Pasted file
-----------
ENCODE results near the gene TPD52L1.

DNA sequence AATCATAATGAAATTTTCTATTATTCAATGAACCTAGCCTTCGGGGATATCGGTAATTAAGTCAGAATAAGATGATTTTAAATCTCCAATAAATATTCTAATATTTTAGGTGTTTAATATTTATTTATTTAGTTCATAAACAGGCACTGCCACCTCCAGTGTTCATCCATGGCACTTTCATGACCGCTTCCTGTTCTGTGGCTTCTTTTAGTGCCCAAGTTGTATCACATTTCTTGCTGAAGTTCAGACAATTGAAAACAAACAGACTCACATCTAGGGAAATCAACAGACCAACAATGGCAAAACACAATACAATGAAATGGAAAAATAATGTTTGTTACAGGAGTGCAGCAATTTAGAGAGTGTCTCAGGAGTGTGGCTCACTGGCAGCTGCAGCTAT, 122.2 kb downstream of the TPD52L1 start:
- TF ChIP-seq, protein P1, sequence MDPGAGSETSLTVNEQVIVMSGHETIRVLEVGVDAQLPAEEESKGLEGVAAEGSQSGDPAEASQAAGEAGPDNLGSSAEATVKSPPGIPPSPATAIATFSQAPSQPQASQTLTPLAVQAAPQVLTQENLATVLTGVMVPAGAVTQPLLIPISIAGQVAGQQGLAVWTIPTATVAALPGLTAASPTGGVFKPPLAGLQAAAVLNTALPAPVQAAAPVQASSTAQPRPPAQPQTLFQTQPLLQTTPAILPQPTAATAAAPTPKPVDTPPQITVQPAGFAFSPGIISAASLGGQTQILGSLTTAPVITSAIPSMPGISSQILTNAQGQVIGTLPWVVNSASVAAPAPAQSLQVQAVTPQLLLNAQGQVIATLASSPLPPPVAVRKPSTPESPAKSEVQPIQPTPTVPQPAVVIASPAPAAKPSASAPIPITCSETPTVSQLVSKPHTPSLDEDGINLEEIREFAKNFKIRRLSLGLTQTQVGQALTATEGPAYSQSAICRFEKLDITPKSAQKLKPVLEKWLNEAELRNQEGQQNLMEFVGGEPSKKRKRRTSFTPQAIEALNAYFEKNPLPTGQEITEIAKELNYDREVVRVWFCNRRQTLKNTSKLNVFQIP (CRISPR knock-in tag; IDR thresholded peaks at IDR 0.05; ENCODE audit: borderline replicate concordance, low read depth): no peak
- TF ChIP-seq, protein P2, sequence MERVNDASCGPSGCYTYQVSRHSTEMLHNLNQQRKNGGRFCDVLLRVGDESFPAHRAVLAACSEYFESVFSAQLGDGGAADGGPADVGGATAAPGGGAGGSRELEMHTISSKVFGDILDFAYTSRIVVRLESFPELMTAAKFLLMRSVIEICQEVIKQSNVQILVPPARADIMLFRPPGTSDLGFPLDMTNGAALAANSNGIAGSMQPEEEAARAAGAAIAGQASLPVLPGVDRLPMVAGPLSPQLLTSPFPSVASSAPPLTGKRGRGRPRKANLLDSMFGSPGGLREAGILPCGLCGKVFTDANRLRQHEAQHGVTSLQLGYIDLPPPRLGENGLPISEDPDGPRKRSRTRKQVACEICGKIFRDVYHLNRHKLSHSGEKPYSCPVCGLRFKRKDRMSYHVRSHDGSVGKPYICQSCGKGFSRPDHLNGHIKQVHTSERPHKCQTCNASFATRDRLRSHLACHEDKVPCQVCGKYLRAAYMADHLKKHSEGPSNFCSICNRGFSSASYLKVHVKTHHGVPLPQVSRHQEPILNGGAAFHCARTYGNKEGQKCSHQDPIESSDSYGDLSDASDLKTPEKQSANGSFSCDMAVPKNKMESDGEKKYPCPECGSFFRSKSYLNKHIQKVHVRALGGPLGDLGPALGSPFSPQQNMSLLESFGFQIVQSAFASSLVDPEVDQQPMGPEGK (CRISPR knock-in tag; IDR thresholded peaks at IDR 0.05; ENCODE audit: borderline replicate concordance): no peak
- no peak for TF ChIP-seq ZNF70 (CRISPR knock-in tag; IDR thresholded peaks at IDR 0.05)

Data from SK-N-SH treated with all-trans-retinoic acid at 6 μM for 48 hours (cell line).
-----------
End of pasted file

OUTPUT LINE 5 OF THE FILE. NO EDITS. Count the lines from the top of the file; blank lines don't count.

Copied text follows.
- no peak for TF ChIP-seq ZNF70 (CRISPR knock-in tag; IDR thresholded peaks at IDR 0.05)